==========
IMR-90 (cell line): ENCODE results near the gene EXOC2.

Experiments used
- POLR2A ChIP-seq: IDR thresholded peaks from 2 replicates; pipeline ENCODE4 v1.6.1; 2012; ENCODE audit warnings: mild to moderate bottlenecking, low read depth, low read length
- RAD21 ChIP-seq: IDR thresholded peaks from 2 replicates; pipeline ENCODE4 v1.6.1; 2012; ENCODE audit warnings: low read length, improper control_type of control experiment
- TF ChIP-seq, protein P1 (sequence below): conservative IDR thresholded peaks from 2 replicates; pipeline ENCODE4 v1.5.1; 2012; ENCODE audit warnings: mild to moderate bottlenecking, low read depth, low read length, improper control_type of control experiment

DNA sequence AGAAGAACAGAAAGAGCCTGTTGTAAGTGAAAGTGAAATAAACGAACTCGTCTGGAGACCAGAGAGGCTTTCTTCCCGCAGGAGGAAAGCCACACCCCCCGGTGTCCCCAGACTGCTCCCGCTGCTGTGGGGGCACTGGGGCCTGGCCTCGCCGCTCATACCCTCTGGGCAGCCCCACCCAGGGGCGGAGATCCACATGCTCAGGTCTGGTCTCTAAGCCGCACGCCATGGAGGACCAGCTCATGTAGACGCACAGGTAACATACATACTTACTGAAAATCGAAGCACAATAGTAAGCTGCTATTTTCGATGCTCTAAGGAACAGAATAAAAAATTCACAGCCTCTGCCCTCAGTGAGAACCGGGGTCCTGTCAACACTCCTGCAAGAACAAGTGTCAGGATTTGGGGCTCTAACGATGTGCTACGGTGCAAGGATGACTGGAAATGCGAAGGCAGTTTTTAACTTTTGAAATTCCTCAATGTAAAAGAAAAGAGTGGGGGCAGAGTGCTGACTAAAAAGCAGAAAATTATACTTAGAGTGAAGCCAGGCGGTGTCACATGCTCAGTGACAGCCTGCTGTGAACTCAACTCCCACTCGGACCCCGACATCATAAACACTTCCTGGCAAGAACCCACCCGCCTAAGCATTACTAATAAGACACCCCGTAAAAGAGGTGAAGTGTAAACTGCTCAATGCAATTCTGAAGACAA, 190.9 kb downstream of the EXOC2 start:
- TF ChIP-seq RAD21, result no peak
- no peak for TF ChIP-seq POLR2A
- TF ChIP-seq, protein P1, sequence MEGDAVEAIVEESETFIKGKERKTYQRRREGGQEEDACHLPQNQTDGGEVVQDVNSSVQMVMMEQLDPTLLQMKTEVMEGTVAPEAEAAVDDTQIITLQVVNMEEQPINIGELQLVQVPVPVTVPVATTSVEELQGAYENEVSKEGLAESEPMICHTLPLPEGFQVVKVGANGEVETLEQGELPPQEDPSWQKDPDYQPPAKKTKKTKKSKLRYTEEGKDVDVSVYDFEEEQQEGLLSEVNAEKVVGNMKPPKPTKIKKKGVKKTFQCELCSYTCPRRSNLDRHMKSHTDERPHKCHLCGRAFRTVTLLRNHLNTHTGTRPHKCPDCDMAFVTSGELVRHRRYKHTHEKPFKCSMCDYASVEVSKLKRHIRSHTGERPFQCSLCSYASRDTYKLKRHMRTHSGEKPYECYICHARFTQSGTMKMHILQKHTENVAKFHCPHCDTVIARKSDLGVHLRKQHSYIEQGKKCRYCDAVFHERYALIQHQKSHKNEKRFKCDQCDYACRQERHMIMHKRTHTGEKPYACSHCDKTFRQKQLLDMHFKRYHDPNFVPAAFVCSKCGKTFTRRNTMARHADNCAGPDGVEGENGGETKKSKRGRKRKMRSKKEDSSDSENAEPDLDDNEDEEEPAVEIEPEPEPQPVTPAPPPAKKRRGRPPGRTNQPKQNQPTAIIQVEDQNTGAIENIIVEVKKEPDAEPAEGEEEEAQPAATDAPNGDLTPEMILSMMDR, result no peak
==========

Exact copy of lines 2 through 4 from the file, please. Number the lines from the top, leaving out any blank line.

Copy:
Experiments used
- POLR2A ChIP-seq: IDR thresholded peaks from 2 replicates; pipeline ENCODE4 v1.6.1; 2012; ENCODE audit warnings: mild to moderate bottlenecking, low read depth, low read length
- RAD21 ChIP-seq: IDR thresholded peaks from 2 replicates; pipeline ENCODE4 v1.6.1; 2012; ENCODE audit warnings: low read length, improper control_type of control experiment